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Wednesday 14 February 2024 Ash Wednesday

A marshmallow world

Joel 2:12-18; 2 Corinthians 5:20-6:2; Matthew 6:1-6, 16-18

By Joseph Estorninho

Permanent Deacon in the Diocese of Westminster and Head of Music at a school in West London

Context: a Catholic celebration of Ash Wednesday evening Mass in a middle-class parish made up mostly of professionals and academics, many of whom attend with their families

Aim: to explore the Gospel reading, focusing on the works of mercy carried out in all humility with the hope for the reward of eternal life

In the 1960s and 1970s at Stanford University a now-famous study took place. The wonderfully catchy title, the ‘Cognitive-Affective Personality System’ became known as the perhaps less scientific-sounding but infinitely more appealing ‘Marshmallow Test’.


In one of the tests they left four-year-old children alone in a room with a marshmallow and told them that they had two options: 1) They could either ring a bell at any point to summon the experimenter and then eat the marshmallow, or 2) they could wait until the experimenter returned (about 15 minutes later), and if the marshmallow remained uneaten they would earn an extra (bonus) marshmallow. While many of the children succumbed to the marshmallow immediately before them, some could see beyond the immediate satisfaction to their promised augmented reward.



To the Jews there were three great works that were the hallmarks of a good life – almsgiving, prayer and fasting – and these are precisely the three acts on which Jesus shines the spotlight in the Gospel reading for today. These charitable works became formally ritualised but, as can happen with all rituals, over time the spiritual meaning became lost or distorted. By the time of Jesus these three wonderful acts of charity had lost their inherently spiritual nature while the ostentation and great show that accompanied them increased. The display served only to glorify the person rather than the act.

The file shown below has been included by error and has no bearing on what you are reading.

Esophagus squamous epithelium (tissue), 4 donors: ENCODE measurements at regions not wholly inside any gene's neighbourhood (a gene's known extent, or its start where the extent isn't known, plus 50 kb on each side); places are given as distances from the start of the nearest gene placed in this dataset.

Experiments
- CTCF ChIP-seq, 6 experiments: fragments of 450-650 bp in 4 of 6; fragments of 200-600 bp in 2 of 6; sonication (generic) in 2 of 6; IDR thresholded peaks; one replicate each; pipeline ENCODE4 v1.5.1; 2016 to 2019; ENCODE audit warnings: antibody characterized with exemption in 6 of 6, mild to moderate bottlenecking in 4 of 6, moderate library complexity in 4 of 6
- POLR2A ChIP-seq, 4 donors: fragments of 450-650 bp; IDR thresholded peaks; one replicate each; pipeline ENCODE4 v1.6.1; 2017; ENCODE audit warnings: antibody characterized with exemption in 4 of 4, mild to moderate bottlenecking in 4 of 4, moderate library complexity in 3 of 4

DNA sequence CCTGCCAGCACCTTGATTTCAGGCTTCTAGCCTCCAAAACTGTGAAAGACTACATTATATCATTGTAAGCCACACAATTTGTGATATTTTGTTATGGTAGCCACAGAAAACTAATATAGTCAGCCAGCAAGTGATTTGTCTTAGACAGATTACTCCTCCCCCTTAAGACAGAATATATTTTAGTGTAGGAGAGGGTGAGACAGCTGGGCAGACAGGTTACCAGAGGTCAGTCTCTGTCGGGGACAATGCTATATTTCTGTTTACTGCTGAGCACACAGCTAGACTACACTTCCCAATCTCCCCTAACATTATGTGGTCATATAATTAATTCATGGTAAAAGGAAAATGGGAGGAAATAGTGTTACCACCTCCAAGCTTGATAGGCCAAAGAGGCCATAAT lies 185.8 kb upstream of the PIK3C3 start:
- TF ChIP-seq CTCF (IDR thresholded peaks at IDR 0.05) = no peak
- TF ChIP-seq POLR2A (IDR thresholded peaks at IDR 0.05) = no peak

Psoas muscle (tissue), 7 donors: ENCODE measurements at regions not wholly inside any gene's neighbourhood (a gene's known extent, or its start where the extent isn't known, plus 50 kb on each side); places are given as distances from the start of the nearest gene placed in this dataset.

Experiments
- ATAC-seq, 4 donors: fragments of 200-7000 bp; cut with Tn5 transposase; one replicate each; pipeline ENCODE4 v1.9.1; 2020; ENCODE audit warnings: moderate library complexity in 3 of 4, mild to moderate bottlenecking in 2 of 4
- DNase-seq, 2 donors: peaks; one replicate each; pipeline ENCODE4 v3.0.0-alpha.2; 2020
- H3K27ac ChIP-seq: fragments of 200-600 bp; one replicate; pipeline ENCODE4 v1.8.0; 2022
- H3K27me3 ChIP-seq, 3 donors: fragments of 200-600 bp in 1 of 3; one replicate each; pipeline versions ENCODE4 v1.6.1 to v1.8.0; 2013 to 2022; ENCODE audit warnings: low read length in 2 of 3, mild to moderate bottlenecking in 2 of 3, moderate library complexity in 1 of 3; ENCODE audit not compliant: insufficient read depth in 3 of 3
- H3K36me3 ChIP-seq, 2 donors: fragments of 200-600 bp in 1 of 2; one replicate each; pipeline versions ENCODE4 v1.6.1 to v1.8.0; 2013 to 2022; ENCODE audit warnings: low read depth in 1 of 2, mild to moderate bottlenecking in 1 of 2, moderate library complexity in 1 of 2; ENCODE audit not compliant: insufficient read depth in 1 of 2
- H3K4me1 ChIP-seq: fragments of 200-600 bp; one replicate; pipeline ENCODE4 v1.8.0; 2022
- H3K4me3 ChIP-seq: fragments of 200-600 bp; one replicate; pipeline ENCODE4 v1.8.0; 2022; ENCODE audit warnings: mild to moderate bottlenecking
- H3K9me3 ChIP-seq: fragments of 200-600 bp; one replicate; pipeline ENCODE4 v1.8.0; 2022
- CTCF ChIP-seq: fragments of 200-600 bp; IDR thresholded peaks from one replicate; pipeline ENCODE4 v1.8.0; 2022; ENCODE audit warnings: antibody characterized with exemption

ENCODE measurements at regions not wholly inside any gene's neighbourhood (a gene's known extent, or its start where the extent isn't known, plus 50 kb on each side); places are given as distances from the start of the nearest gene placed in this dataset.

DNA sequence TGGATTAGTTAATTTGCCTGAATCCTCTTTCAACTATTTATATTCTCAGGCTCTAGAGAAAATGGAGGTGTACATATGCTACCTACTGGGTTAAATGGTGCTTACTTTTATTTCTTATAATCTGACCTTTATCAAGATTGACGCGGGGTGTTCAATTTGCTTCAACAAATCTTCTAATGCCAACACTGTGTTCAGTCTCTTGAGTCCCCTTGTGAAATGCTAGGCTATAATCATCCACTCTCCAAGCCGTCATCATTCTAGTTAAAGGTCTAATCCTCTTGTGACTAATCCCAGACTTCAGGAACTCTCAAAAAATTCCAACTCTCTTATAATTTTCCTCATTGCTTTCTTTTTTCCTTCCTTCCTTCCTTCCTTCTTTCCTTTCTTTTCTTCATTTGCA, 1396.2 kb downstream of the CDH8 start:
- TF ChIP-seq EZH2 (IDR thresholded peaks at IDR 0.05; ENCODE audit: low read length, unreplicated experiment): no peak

Almsgiving, although not mentioned in the earlier books of the Old Testament had become one of the principal works of piety by about 200 BC and is mentioned in the Talmud, a later collection of rabbinic teaching. To the Jew of Jesus’ day, almsgiving was the most sacred of all religious duties. We get an idea of just how elevated this was in the Hebrew word for ‘almsgiving’, tzedakah, which is the same word used for ‘righteousness’. But, over time, the spirituality that undergirded almsgiving had deteriorated. Rather than giving alms to relieve the suffering of the poor, people openly flaunted their generosity.



Prayer was one of those features that separated the Jews from their gentile neighbours. It was prioritised in a way that stood out from other religions of the time. Family prayer was said to have blessed the house in which it was said. Prayer was to be offered especially at the weekly Sabbath and the annual feasts that dotted the Jewish calendar.


The one prayer that had to be recited every morning and evening by all Jews was the Shema, the words of which come from Deuteronomy: ‘Hear, O Israel, the Lord our God is one Lord’. Over time certain practices had crept in that devalued the spiritual nature of prayer itself. Rather than pray privately in a prayer addressed to God, men prayed out loud to signal to all within earshot just how pious they were.



Under Jewish law people were obliged to fast only once each year: on Yom Kippur, the Day of Atonement. However, those who wanted to gain special merit could also fast on Mondays and Thursdays. Those who fasted observed certain conventions: whitening their faces and wearing dishevelled clothes. Rather than fasting in the spirit of penance in order to make it an acceptable offering to God, people went out and made sure that they had the biggest possible audience to witness just how pious and devout they were!



The Greek word that Matthew used for what we usually translate as ‘reward’ is apecho, which was really a commercial word used in business transactions meaning ‘payment received in full’. Tax collectors would issue receipts with the words ‘I have received (apecho) the full amount of tax due.’


The message of Jesus to his disciples 2000 years ago applies also to us today: those who give alms only to show the world their generosity; those who fast only to show the world just how abstemious they are; those who pray only to show the world their piety; all of them will have gained the admiration of their neighbours and their payment will have been made in full! Like those children in the Marshmallow Test Jesus sets before us the choice of that one small, immediate and worldly reward or a greater ‘reward from [our] Father in heaven’

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